Rule 4 of the Federal Rules of Civil Procedure spells out proper service procedures and includes the option to follow state service of process rules. See Fed. R. Civ. Pro. 4(E)(1). In New Mexico, service may be made by mail that is addressed to the named defendant and signed by the defendant or by the defendant's authorized agent upon receipt. See Rule 1-004(E)(3) NMRA. If this is not accomplished, “service of process may be made by delivering a copy of the process at the actual place of business or employment of the defendant to the person apparently in charge thereof and by mailing a copy of the summons and complaint by first class mail to the defendant at the defendant's last known mailing address and at the defendant's actual place of business or employment.” Rule 1-004(F)(3) NMRA. The federal removal statute also follows the last-served defendant rule, meaning “[e]ach defendant shall have 30 days after receipt by or service on that defendant of the initial pleading or summons described in paragraph (1) to file the notice of removal.” 28 U.S.C. § 1446(b)(2)(B). “If defendants are served at different times, and a later-served defendant files a notice of removal, any earlier-served defendant may consent to the removal even though that earlier-served defendant did not previously initiate or consent to removal.” Id. at § 1446(b)(2)(C).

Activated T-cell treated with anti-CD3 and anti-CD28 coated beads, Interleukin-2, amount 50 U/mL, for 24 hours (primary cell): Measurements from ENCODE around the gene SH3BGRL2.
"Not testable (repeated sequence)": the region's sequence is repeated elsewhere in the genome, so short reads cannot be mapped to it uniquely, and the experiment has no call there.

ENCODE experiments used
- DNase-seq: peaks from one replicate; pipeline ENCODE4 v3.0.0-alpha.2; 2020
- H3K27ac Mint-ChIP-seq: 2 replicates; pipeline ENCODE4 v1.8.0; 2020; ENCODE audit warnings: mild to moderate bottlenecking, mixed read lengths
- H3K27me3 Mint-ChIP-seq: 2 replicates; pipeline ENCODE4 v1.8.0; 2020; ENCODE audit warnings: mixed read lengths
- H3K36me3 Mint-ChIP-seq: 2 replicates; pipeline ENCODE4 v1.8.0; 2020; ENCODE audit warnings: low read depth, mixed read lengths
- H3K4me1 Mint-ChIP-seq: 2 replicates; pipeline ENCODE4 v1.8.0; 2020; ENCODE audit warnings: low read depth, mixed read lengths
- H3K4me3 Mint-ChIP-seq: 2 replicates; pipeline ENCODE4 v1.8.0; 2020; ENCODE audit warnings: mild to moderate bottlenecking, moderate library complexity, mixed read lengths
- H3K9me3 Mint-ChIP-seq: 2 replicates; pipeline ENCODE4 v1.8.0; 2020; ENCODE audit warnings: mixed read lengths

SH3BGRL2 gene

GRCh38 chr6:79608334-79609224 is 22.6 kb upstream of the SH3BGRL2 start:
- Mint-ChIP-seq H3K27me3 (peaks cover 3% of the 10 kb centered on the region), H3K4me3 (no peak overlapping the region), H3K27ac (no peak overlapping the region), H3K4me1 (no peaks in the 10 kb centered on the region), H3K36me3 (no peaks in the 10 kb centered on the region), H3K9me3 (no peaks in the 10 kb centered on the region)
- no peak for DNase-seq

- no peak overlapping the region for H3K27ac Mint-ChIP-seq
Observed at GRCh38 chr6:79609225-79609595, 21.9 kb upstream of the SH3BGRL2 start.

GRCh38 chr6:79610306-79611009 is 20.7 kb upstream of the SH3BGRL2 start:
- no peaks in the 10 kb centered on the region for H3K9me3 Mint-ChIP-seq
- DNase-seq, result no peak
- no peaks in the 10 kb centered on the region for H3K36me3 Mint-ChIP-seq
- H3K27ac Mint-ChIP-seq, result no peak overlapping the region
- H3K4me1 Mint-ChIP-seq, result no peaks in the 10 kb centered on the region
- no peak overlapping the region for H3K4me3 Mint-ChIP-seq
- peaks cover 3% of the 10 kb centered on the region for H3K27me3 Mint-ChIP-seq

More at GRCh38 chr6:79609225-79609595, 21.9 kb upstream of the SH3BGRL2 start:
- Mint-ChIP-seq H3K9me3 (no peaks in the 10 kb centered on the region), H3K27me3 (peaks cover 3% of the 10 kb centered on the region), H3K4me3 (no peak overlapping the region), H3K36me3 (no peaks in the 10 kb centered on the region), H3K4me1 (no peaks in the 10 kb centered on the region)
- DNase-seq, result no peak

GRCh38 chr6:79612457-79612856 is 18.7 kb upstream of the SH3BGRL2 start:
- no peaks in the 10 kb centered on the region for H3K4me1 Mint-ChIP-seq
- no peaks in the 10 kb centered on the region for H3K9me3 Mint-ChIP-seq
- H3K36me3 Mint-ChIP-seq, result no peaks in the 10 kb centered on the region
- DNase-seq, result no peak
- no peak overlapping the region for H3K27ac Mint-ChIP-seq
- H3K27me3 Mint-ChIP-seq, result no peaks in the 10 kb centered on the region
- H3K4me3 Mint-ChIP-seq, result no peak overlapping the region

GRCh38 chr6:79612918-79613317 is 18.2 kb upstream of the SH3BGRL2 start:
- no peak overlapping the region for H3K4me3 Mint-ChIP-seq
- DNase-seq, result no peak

Parties do not dispute proper service of Defendants State, WNMCF, or Martinez. Plaintiff personally served Defendant Martinez. See Motion to Remand at 2. Plaintiff properly served Defendants State and WNMCF by mail on June 10, 2019. Id. Plaintiff's proper service of NMCD is ambiguous, given that the USPS tracking for process on NMCD “appears to not have been updated by USPS . . . [though] the return receipt shows a signature for delivery in Santa Fe.” Id. Plaintiff “contacted USPS customer service, who indicated that the [NMCD] address was improperly entered in place of the Santa Fe facility address on June 11, 2019.” Id.; see also Id. Ex. 2 at 2.